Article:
After a rather horrifying incident with yak butter tea a few years ago, I pretty much swore off any further experiences with Tibetan food. Yak can do that to a person.
A recent shout-out by a BiteClubber over my noticeable lack of Indian coverage, however, prompted me to take another look at Shangri-La, a Himalayan spot I’d actually been a little nervous about trying since it’s opening a couple years ago. Remember the yak tea?
Now, depending on who you ask, foods of the Himalayas are either closely related to Indian cuisine or, well, not related at all. It’s a matter of perspective and location, really. Things like momo-a Himalayan specialty made from minced meat or vegetables wrapped in dough (think Chinese dumplings) seem to have little to do with the creamy curries, raitas and paneer more familiar further south. Nepali staples like a hearty daal (lentil soup), however, feel right at home with their Indian brethren.
Regardless, at this busy Rohnert Park favorite, the cuisines pal around quite nicely. The menu includes house-made Nepali meat and vegetable momo, vegetarian lentil soups as well as sizzling Tandoori, samosa, curry, steaming naan (made fresh after you order, and some of the best I’ve had) and yes, even the Anglo-corrupted Tikka Masala.*
Carnivore or vegetarian, the mash-up of owner Meenakshi Sharma’s homeland foods and familiar Indian favorites makes for some pretty diverse eating. Many of the curries, samosa, momo and paneer are available without meat and baked salmon tandoori is a house specialty for fish-itarians. And, nearly everything is made fresh daily, so you won’t be getting yesterday’s leftover tandoori.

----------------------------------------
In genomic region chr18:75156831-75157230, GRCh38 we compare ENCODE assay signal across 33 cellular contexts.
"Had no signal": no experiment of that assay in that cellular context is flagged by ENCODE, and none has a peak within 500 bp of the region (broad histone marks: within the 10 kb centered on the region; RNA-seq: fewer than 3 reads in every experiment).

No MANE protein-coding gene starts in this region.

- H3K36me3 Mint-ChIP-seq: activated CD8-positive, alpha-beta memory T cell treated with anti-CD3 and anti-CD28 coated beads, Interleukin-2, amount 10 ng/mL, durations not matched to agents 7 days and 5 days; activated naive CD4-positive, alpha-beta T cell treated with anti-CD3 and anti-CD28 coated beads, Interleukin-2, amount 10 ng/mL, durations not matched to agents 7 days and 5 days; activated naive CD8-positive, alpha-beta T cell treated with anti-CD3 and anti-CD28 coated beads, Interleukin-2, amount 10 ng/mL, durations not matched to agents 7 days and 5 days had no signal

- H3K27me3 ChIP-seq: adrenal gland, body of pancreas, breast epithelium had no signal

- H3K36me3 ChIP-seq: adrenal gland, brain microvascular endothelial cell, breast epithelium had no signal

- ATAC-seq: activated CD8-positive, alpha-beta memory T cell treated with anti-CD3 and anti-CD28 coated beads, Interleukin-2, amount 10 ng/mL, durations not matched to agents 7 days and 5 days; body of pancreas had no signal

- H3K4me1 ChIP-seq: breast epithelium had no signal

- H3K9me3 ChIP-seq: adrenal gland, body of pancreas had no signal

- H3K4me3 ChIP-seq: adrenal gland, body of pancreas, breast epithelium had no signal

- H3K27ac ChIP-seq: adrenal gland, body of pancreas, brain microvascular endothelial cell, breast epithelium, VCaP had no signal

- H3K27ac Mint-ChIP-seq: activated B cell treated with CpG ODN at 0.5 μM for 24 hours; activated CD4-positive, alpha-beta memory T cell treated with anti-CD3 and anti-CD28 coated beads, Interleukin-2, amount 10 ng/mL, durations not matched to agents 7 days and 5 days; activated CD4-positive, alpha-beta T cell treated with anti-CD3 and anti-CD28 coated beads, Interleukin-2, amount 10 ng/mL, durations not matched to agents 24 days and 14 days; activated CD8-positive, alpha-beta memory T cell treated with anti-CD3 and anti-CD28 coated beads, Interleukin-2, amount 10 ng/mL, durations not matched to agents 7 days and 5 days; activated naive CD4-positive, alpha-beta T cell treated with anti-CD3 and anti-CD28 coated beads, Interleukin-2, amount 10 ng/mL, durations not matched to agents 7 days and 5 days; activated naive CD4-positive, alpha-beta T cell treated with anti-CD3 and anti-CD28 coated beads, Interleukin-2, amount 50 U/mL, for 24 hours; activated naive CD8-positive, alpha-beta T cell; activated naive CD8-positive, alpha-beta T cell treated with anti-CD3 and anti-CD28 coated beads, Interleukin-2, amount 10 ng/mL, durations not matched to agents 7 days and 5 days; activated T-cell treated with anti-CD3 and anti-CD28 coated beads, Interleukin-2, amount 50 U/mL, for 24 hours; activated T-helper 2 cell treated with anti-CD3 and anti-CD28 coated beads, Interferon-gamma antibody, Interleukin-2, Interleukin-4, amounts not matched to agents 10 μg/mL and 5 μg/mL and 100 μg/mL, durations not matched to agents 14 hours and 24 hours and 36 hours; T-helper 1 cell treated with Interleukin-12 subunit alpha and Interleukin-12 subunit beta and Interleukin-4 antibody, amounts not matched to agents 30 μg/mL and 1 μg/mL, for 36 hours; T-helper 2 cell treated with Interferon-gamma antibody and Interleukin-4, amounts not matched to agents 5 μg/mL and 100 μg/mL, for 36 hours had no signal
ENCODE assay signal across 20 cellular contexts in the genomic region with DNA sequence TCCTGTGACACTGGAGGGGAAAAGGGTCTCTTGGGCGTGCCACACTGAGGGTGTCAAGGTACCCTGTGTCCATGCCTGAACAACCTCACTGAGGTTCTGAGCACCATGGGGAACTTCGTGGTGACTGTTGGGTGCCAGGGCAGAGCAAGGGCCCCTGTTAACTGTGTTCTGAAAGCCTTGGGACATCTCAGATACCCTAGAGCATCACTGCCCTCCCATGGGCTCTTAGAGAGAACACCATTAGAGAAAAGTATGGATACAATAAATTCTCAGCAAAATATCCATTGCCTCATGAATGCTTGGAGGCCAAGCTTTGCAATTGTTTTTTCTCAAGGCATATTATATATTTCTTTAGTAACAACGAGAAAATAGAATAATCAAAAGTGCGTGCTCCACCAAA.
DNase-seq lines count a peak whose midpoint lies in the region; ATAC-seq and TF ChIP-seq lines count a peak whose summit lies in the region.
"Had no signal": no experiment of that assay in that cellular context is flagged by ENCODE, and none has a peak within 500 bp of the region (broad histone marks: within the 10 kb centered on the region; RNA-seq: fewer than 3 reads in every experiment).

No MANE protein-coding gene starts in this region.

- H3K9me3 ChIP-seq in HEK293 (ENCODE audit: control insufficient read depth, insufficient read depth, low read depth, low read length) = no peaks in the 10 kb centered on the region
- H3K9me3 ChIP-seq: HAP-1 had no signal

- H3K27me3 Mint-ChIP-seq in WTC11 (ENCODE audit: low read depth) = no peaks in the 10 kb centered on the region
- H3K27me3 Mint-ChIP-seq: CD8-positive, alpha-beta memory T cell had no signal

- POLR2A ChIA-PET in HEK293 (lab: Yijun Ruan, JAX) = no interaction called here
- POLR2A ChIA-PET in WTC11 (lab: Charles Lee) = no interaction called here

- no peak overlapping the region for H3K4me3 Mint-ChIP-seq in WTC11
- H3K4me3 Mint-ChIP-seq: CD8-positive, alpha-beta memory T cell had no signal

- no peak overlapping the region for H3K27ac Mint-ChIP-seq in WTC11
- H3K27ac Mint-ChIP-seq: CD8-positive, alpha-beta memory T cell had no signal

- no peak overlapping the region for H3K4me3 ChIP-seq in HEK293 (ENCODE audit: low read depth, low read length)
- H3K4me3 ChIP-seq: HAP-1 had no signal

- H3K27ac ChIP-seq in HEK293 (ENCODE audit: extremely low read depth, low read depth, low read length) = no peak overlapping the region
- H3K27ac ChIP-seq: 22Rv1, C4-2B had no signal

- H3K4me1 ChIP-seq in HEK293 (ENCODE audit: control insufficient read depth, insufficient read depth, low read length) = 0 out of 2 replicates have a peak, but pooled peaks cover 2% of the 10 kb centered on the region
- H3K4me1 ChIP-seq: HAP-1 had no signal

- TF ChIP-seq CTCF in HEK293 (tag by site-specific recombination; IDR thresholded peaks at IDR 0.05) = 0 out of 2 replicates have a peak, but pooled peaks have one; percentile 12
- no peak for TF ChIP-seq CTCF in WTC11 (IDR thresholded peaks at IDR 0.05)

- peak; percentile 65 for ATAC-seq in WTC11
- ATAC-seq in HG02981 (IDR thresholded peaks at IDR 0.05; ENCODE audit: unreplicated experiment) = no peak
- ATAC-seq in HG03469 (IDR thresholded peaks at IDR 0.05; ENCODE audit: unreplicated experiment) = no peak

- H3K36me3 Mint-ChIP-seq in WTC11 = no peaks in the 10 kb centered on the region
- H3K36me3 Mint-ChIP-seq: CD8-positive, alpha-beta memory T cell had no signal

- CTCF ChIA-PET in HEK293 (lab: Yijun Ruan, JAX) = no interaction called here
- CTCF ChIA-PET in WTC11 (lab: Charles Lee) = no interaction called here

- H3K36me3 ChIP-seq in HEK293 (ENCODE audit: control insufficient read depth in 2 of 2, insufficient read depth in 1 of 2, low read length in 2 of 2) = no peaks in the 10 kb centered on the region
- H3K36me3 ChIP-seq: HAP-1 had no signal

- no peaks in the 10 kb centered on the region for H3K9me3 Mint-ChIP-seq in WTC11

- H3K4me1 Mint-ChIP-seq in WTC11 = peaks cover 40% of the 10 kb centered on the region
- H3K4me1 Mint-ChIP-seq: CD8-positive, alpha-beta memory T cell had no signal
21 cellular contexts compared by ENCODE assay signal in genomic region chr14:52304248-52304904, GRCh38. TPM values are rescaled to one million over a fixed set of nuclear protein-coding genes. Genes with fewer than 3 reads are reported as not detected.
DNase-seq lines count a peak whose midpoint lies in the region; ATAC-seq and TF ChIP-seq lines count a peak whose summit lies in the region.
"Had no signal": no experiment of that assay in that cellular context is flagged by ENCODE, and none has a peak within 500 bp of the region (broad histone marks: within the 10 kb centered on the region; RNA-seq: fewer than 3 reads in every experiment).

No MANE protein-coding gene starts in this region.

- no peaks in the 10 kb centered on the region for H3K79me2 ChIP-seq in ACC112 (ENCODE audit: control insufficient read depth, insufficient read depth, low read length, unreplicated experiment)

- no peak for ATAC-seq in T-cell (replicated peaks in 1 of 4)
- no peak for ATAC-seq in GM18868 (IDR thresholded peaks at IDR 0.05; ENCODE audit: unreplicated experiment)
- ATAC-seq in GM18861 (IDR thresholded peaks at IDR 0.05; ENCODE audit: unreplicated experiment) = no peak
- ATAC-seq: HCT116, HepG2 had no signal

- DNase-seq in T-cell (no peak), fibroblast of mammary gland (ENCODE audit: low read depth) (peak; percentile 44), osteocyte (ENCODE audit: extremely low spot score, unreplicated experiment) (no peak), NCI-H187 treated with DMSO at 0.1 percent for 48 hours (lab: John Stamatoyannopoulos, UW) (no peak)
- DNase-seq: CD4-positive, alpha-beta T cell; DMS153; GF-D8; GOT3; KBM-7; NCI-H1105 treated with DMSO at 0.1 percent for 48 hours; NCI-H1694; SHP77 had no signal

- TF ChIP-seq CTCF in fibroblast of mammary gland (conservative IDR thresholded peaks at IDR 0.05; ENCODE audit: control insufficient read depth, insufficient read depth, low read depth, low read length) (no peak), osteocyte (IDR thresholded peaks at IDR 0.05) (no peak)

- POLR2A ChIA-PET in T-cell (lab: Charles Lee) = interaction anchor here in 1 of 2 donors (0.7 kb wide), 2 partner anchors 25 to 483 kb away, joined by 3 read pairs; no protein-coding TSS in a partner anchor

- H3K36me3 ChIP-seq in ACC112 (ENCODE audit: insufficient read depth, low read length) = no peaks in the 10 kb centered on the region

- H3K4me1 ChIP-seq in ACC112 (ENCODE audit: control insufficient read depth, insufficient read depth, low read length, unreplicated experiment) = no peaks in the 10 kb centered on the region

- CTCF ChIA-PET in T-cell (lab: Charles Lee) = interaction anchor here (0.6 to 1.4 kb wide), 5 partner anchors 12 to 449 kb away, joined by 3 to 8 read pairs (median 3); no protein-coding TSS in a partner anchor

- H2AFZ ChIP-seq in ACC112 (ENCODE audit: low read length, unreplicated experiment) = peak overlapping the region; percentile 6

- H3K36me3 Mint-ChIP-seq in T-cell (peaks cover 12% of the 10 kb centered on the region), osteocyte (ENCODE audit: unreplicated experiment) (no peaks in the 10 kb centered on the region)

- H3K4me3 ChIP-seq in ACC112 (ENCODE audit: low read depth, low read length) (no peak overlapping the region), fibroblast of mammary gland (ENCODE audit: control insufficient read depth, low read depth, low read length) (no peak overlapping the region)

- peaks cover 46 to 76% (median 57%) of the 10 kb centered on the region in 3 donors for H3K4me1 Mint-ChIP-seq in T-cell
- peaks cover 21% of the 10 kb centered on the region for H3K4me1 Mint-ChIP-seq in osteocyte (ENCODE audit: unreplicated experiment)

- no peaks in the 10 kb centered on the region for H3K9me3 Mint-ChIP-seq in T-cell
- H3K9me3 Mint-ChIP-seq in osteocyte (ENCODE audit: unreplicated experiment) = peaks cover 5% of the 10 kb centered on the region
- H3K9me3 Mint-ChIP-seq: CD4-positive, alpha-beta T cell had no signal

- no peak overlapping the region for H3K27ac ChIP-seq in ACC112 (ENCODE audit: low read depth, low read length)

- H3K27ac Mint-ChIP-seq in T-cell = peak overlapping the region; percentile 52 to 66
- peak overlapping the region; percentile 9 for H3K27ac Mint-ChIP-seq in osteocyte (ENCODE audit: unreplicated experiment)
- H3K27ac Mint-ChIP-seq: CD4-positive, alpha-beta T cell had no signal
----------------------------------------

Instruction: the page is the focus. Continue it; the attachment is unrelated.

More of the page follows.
Forget about going carb-free, here. The pillowy-hot naan and flowery jasmine rice (they infuse the rice with a special blend of herbs) are absolute can’t-miss-sides. A point of pride at the restaurant is to keep the heat down (though you can request anything from mild to wild) so the subtle spices and unique flavors shine through.
Lunch specials are offered Monday through Friday from 11:30 to 3pm for $7.99, a nice value as prices for entrees and curries can get steep ($8.99 and up for curry, $13.99 and up for tandoori platters).
And thankfully, no yak butter tea.
Shangri-La Food From the Himalayas, 1706 East Cotati Ave. at Wolf Den Plaza, Rohnert Park, 707.793.0300. Closed Sunday.
* Yep, Tikka Masala is the chow mein of chicken of Indian food. Though its origins are sketchy, most agree that the creamy tomato curry didn’t originate in India, but rather somewhere in the UK. Sorry to burst your bubble. I actually love the stuff, too.